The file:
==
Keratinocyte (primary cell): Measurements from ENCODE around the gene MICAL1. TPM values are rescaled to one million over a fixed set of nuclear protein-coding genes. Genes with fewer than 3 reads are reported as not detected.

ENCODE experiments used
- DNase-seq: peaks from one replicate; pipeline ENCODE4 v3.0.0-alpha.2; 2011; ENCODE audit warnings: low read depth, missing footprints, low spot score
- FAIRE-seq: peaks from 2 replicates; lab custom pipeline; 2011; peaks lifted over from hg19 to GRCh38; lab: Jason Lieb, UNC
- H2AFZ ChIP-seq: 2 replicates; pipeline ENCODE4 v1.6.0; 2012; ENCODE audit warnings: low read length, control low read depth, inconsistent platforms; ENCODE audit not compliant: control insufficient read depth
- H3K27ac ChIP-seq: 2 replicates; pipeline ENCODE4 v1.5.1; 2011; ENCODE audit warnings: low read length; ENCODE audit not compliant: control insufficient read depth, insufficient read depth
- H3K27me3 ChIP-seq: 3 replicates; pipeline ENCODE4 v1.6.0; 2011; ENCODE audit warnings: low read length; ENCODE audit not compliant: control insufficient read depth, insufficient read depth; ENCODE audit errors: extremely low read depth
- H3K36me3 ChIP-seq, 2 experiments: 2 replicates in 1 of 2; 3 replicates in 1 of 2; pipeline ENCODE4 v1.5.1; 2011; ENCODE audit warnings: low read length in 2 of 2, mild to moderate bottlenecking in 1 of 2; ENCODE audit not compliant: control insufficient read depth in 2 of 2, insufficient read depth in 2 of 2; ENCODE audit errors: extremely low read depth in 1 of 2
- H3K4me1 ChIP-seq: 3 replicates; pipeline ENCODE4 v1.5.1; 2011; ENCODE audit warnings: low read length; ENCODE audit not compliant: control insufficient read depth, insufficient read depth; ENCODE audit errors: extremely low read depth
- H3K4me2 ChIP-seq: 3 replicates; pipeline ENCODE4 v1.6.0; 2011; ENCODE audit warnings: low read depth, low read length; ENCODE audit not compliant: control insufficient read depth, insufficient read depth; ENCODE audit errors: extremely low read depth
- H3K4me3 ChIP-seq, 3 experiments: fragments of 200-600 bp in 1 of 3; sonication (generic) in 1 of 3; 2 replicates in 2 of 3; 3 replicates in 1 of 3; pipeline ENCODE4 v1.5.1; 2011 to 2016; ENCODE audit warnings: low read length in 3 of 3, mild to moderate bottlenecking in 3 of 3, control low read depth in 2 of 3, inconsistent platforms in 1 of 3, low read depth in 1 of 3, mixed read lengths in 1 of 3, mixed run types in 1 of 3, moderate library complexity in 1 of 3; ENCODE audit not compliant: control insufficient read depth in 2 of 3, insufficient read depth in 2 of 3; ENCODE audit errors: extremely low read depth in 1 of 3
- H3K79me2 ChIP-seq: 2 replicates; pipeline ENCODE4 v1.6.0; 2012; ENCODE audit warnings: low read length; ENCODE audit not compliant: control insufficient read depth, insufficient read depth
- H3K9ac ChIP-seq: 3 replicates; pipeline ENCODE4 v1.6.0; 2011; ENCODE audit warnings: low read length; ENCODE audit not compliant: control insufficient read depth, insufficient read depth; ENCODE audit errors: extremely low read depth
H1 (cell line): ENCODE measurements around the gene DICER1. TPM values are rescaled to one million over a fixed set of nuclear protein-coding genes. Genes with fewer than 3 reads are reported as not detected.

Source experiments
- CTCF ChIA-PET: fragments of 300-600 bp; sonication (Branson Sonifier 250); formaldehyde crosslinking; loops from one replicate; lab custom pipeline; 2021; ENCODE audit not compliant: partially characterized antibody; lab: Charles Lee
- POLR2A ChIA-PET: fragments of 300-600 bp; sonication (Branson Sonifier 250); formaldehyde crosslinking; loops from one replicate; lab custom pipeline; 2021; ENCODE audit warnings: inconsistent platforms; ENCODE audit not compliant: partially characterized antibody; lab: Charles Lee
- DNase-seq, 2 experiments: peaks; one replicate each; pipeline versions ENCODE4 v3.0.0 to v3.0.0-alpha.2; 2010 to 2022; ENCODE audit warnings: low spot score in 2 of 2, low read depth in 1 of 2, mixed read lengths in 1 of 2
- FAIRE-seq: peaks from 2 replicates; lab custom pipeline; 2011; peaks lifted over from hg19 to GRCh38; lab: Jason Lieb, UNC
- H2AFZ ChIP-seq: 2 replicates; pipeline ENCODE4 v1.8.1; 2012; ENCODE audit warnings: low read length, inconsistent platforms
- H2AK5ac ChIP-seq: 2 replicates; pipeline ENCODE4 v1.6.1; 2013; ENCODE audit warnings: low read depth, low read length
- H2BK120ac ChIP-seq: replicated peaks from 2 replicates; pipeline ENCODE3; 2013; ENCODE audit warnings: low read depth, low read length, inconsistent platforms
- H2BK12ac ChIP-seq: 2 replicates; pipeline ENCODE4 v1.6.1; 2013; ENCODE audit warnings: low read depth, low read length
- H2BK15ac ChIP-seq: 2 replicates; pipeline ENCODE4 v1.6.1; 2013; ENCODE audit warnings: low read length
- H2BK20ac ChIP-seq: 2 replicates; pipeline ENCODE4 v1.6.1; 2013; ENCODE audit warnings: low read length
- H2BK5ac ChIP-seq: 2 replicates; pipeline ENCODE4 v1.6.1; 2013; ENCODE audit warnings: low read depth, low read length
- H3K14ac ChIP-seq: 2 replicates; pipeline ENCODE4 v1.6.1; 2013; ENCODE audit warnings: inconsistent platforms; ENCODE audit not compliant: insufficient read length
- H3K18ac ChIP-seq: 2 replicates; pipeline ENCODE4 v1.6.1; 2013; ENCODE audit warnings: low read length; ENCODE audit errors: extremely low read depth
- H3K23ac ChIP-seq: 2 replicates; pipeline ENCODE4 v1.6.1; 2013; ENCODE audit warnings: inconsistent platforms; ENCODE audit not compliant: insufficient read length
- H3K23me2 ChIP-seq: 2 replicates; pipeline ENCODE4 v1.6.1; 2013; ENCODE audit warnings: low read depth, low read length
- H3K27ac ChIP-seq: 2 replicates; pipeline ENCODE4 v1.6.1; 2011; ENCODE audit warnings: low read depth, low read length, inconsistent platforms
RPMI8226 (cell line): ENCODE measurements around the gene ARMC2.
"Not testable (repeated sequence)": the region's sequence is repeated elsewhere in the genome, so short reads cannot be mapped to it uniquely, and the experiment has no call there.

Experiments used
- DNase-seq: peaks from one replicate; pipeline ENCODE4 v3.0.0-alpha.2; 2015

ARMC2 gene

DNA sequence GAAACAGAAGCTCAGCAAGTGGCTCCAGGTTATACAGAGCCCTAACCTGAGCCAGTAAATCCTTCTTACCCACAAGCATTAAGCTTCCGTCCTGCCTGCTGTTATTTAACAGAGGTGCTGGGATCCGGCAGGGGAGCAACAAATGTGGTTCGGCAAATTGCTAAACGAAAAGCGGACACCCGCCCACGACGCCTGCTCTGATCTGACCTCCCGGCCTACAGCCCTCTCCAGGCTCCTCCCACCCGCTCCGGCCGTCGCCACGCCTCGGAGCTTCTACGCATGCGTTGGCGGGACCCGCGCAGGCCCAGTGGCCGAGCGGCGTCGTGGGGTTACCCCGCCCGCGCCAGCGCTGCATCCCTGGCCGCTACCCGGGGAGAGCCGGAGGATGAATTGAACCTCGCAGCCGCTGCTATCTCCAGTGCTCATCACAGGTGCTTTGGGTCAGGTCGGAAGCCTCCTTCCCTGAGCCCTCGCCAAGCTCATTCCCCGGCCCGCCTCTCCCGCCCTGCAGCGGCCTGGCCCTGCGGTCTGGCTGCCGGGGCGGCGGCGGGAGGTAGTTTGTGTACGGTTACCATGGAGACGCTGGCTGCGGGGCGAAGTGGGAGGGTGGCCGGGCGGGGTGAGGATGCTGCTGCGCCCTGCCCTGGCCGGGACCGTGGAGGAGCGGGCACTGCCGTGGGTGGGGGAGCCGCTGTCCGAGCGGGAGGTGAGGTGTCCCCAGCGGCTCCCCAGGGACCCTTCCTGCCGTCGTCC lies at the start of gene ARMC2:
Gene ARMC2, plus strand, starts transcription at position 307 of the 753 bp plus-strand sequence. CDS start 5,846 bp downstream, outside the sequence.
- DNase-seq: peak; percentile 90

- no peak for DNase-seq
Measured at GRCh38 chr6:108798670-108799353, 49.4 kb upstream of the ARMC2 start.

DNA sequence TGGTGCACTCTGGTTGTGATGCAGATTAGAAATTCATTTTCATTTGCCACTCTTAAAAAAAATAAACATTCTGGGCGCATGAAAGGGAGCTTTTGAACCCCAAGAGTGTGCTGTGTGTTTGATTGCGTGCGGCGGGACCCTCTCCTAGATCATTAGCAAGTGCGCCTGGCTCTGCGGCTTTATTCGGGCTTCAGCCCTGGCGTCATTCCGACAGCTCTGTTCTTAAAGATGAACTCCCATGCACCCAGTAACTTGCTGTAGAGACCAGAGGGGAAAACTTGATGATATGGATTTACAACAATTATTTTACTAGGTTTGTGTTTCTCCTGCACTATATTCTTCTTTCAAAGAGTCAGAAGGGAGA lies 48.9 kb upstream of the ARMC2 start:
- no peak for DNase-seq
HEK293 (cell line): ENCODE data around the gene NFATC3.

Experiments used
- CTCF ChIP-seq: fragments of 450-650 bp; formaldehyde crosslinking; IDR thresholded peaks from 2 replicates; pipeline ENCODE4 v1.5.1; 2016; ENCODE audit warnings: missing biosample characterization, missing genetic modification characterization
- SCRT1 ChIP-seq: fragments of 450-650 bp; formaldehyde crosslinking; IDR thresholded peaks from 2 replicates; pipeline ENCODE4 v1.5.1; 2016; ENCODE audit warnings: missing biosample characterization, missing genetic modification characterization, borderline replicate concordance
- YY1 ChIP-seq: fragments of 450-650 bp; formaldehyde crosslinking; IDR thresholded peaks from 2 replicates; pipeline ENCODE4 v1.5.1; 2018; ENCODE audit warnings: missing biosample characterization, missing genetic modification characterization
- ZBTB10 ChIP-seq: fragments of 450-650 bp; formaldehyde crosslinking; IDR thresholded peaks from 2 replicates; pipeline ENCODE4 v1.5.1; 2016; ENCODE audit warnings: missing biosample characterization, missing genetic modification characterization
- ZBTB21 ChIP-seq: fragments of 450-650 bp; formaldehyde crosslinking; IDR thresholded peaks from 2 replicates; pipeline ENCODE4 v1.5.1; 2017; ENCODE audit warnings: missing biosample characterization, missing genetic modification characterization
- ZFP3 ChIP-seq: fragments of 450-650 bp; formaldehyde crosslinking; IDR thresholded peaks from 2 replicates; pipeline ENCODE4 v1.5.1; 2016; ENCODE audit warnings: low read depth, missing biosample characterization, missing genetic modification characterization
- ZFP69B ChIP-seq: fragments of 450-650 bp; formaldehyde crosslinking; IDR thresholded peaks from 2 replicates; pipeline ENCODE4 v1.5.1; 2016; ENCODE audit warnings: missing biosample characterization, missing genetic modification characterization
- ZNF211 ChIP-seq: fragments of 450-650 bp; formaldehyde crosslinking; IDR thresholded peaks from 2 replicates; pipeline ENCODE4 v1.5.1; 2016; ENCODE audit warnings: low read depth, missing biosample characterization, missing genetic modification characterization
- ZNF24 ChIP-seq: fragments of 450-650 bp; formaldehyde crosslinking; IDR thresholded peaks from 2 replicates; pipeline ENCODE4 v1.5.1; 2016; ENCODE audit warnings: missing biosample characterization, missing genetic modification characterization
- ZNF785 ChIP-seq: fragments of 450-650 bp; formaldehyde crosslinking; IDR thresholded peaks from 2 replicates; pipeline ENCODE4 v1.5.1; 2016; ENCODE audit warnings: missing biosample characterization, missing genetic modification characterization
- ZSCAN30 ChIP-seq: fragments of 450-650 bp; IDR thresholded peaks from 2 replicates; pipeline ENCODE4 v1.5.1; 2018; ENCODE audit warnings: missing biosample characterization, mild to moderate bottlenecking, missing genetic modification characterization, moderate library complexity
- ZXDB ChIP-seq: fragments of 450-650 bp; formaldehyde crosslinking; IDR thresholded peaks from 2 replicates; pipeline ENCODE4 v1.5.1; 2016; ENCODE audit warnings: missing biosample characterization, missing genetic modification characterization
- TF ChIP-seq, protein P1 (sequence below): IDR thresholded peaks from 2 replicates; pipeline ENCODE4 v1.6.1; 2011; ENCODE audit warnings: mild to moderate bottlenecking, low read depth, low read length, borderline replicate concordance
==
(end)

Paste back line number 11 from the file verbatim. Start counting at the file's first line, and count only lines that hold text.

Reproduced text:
- H3K4me3 ChIP-seq, 3 experiments: fragments of 200-600 bp in 1 of 3; sonication (generic) in 1 of 3; 2 replicates in 2 of 3; 3 replicates in 1 of 3; pipeline ENCODE4 v1.5.1; 2011 to 2016; ENCODE audit warnings: low read length in 3 of 3, mild to moderate bottlenecking in 3 of 3, control low read depth in 2 of 3, inconsistent platforms in 1 of 3, low read depth in 1 of 3, mixed read lengths in 1 of 3, mixed run types in 1 of 3, moderate library complexity in 1 of 3; ENCODE audit not compliant: control insufficient read depth in 2 of 3, insufficient read depth in 2 of 3; ENCODE audit errors: extremely low read depth in 1 of 3